Mechanisms of Antibiotic Resistance and Pathogenesis in Acinetobacter baumannii
Hood, Marguerite Indriati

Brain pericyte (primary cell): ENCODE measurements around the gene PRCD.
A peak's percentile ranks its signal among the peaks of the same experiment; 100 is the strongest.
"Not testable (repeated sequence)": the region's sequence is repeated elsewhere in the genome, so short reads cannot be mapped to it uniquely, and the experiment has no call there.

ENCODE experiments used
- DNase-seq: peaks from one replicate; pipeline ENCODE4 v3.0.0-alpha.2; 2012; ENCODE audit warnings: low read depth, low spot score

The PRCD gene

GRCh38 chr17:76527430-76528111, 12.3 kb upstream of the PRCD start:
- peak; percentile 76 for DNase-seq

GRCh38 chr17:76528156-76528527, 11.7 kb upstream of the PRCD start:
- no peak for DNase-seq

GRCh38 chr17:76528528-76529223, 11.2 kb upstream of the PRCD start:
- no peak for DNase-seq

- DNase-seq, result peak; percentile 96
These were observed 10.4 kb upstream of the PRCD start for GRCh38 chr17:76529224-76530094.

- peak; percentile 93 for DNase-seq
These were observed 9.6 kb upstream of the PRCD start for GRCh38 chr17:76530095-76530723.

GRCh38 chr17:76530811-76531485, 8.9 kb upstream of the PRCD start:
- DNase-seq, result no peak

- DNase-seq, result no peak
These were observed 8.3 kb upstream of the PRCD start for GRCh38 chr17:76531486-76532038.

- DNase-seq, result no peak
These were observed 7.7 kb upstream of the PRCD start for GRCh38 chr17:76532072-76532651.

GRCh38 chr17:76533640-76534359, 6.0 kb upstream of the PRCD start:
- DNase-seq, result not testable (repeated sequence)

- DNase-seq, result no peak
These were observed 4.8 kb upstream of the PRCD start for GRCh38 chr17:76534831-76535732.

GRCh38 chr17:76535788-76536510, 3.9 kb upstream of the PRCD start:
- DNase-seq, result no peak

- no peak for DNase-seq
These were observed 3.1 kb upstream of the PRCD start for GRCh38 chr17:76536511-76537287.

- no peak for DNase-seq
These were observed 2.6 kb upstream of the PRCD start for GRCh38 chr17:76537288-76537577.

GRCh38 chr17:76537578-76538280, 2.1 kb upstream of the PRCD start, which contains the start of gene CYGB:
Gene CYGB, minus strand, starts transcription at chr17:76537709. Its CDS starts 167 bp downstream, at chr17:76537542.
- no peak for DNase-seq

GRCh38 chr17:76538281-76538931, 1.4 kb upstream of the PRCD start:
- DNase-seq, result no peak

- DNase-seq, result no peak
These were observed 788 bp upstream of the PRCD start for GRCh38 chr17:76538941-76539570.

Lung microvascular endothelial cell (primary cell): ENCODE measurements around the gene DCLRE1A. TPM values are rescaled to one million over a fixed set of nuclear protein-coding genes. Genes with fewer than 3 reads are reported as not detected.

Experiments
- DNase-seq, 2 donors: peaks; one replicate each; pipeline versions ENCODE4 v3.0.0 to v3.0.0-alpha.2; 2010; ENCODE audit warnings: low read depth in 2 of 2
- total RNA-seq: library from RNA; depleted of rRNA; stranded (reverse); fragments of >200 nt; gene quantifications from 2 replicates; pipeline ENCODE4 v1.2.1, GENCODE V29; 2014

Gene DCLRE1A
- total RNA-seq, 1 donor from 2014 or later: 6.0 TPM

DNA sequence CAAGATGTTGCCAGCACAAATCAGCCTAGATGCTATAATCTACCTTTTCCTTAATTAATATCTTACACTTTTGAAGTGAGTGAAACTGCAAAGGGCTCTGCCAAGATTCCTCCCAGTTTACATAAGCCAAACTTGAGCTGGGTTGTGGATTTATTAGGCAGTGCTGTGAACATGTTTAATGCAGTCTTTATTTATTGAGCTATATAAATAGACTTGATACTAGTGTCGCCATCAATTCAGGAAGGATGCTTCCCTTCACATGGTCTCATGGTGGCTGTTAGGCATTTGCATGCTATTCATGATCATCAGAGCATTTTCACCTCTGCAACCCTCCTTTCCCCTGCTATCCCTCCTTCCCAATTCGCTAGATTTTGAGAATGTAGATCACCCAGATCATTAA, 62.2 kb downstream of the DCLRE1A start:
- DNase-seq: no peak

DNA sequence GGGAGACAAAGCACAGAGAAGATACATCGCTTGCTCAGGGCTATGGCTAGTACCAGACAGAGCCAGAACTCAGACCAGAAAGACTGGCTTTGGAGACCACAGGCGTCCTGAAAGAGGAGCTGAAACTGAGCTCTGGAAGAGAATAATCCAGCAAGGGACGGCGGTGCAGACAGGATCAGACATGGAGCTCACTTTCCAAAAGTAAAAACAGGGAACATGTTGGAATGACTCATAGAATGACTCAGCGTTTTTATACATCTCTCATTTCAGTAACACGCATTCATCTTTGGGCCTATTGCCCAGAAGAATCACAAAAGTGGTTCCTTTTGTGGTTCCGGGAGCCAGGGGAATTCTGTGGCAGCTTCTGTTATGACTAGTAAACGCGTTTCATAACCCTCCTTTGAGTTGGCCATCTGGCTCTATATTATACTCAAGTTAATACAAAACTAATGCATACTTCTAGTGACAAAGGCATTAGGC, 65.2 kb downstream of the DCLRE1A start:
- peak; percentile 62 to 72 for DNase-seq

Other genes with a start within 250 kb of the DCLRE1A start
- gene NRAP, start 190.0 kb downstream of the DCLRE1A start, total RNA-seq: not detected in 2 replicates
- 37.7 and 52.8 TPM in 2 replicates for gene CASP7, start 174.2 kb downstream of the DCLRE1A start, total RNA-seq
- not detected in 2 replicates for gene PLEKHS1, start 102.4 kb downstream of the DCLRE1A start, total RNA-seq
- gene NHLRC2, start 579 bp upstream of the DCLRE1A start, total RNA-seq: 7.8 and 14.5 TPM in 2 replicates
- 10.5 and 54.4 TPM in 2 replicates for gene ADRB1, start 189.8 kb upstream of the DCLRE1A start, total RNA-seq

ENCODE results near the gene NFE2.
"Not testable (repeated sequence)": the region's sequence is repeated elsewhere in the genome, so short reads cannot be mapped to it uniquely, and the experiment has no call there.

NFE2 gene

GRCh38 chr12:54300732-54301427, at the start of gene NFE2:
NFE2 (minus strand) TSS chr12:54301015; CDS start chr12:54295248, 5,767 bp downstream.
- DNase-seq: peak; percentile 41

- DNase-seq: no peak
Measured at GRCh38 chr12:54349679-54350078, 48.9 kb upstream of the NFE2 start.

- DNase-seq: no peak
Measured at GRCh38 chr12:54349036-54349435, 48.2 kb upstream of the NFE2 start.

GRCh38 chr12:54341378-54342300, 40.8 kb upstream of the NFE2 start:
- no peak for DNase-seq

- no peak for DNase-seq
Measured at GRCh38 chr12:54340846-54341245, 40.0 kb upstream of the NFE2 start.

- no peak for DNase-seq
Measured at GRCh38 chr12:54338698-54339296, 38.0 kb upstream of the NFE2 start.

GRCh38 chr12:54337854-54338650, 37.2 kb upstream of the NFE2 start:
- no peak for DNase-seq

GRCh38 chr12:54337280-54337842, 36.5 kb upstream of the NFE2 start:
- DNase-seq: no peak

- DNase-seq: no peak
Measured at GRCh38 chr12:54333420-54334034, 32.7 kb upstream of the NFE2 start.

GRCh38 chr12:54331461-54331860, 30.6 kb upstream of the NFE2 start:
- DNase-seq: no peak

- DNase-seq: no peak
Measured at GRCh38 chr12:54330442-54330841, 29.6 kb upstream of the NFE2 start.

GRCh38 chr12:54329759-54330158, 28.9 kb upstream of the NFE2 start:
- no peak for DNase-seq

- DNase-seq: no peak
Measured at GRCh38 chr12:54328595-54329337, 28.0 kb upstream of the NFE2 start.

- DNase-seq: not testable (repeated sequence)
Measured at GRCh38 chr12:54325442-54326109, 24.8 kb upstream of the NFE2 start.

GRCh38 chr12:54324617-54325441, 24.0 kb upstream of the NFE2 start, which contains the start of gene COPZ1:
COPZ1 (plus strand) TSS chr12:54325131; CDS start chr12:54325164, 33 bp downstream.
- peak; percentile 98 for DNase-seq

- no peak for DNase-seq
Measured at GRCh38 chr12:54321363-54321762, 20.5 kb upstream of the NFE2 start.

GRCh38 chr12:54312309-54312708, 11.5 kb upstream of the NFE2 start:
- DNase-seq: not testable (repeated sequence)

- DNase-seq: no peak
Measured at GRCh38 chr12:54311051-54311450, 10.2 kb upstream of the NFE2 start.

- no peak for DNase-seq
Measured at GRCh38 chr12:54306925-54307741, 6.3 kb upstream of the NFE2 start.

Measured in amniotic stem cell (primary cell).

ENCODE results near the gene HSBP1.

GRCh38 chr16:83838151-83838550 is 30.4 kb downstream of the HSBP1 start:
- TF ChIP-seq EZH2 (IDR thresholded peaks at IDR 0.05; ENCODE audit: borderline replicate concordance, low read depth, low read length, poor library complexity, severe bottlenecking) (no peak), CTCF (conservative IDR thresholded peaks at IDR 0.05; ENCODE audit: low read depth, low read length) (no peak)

Acinetobacter baumannii is a Gram-negative bacterium that is a growing problem in the hospital setting. In fact, A. baumannii accounts for up to 20 percent of infections in intensive care units worldwide. Rates of multidrug resistance are increasing rapidly with many A. baumannii strains resistant to virtually all antimicrobials. These facts have galvanized efforts aimed at elucidating the pathogenic mechanisms employed by A. baumannii in order to identify novel therapeutic targets. Toward this end, the work described herein defines several novel mechanisms for antibiotic resistance and pathogenesis in A. baumannii. This work demonstrates that A. baumannii is a highly adaptable pathogen that responds to signals within the hospital and host environments in order to modulate its antibiotic resistance and pathogenic phenotypes. These signals include physiologic concentrations of monovalent cations, as well as limitation of essential nutrient metals such as Mn and Zn. Moreover, this work elucidates critical host factors that aid in defense against A. baumannii including the contribution of nutrient metal sequestration by calprotectin to inhibition of A. baumannii growth in vitro and in vivo. Additionally, susceptibility to A. baumannii infection varies with respect to the circadian clock, and resistance to A. baumannii infection can be induced in mice by treatment with dominant negative transposon mutants of A. baumannii. Taken together, this work defines critical physiologic adaptations of A. baumannii to the hospital and host environments and elucidates host factors that determine susceptibility or resistance to A. baumannii infection.